Broadly speaking, Mr. Ortona  says he will work to ensure minority rights are respected. “I’m a big, big defender of our Section 23 right [of the Canadian Charter of Rights and Freedoms],” he said, adding he will continue to oppose Bill 40 and Bill 21, as well as school transfers. He also mentioned the board’s enrolment   and his desire to boost those numbers.

While the volunteers, mostly made up of parents, “know the community, and know the great things happening in the schools,” he said he would like to “get the message out there” about these successes in an extensive marketing campaign to the general population, especially to the families who are looking at the French or private sector.

“We have the highest success rate of any public school board in Quebec, but we also need to express that we’re on par with the private sector,” Mr. Ortona stated.

Mr. Ortona wants to counter the public perception that the private system is better. “Actually, compared to the EMSB, it’s not,” he said. “ Based on our success rate vis-à-vis that of private schools there is a very small gap between the two.  We provide educational services to everyone.”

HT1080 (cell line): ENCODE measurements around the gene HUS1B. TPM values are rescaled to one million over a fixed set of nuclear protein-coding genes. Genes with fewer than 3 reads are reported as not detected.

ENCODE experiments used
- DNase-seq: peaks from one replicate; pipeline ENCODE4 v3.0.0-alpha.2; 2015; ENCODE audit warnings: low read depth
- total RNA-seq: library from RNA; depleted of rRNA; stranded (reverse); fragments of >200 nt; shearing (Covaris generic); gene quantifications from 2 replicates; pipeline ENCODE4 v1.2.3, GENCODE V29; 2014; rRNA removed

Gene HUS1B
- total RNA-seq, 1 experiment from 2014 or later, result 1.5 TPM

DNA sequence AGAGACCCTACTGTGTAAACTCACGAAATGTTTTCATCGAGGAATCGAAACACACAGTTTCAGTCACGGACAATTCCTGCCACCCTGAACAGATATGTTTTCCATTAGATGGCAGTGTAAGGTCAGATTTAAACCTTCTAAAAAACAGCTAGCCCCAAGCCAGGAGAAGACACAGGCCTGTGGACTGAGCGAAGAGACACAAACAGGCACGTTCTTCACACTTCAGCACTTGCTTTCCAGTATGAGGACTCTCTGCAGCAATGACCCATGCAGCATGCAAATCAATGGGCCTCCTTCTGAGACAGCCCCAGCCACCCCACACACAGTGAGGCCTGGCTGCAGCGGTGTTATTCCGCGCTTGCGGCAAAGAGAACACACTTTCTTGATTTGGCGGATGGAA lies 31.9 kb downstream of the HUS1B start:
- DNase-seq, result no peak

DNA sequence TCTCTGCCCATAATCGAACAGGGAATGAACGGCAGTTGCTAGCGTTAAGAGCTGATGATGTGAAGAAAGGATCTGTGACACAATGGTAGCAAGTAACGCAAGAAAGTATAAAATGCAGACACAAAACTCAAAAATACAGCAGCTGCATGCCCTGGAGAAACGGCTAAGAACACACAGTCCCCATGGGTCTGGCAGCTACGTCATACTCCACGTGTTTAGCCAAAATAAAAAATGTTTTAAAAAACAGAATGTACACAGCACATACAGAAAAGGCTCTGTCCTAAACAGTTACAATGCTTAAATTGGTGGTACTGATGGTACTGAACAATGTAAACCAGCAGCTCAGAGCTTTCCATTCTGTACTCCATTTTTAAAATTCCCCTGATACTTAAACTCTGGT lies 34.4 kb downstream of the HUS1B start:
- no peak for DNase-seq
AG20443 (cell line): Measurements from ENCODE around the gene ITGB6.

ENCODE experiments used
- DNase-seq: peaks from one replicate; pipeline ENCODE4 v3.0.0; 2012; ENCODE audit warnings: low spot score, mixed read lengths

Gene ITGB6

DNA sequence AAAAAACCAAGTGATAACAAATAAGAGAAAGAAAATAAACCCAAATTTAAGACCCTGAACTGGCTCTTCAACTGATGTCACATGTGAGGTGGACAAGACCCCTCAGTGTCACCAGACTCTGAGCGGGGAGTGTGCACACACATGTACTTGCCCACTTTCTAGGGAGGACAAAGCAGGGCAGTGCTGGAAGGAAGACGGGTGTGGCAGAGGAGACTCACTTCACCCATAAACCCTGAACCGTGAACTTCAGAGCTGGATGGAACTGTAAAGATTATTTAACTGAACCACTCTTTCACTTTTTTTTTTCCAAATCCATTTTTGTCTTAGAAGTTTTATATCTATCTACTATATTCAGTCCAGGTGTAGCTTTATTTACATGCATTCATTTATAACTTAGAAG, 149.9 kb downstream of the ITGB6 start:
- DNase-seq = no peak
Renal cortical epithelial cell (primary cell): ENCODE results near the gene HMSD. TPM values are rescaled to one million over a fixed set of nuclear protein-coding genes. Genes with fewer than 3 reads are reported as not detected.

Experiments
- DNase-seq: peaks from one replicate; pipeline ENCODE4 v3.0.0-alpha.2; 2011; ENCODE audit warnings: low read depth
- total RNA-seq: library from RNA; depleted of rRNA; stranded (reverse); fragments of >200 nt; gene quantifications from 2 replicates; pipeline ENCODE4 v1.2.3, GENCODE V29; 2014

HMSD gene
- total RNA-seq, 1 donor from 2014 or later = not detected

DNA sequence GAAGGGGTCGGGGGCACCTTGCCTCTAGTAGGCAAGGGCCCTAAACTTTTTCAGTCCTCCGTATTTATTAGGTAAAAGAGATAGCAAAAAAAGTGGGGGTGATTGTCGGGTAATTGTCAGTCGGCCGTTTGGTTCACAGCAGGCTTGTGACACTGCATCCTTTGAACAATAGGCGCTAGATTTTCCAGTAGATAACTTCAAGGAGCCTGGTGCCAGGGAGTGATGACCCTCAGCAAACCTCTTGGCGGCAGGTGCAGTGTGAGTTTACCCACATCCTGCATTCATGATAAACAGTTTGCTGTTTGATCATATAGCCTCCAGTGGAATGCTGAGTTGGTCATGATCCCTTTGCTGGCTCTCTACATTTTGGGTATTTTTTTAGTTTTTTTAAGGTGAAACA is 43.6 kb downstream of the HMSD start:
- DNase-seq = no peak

Mr. Ortona also said it was going to be important to “start looking at governance of the board from a different perspective –a minority rights perspective.”

Bill 40, which is currently suspended, seeks to transform school boards into service centres.  The case will proceed in Superior Court in April.

“Going to court on Bill 40 is the first time in my generation that we have ever challenged the government on minority language rights when it comes to Section 23 [of the Canadian Charter of Rights and Freedoms],” Mr. Ortona said. “We won round one and two. Going to court is always the last resort, but when we look at government funding for our school board, government regulations, the law, and all of the restrictions on where  and how we can spend money,  I think we need to be looking at it from a Section 23 perspective and not just take it at face value that this is what the Ministry said and this is what it is. Rather, does it respect our right to management and control? Does this restrict us in any way from our Section 23 rights? Are they fulfilling their Section 23 obligations to us? And making sure that that happens.”

Mr. Ortona said this is the only way to ensure the adequate funding for educational  and renovation projects as well as special programs such as STEAM, advanced math and robotics, as well as transportation and bussing.

Mr. Ortona noted a more overarching priority, which he said was to “defend our language, and the cultural aspects of the English community and of the board.”

The new Council’s first meeting will be on Wednesday, November 11 at 6:00 pm and broadcast live at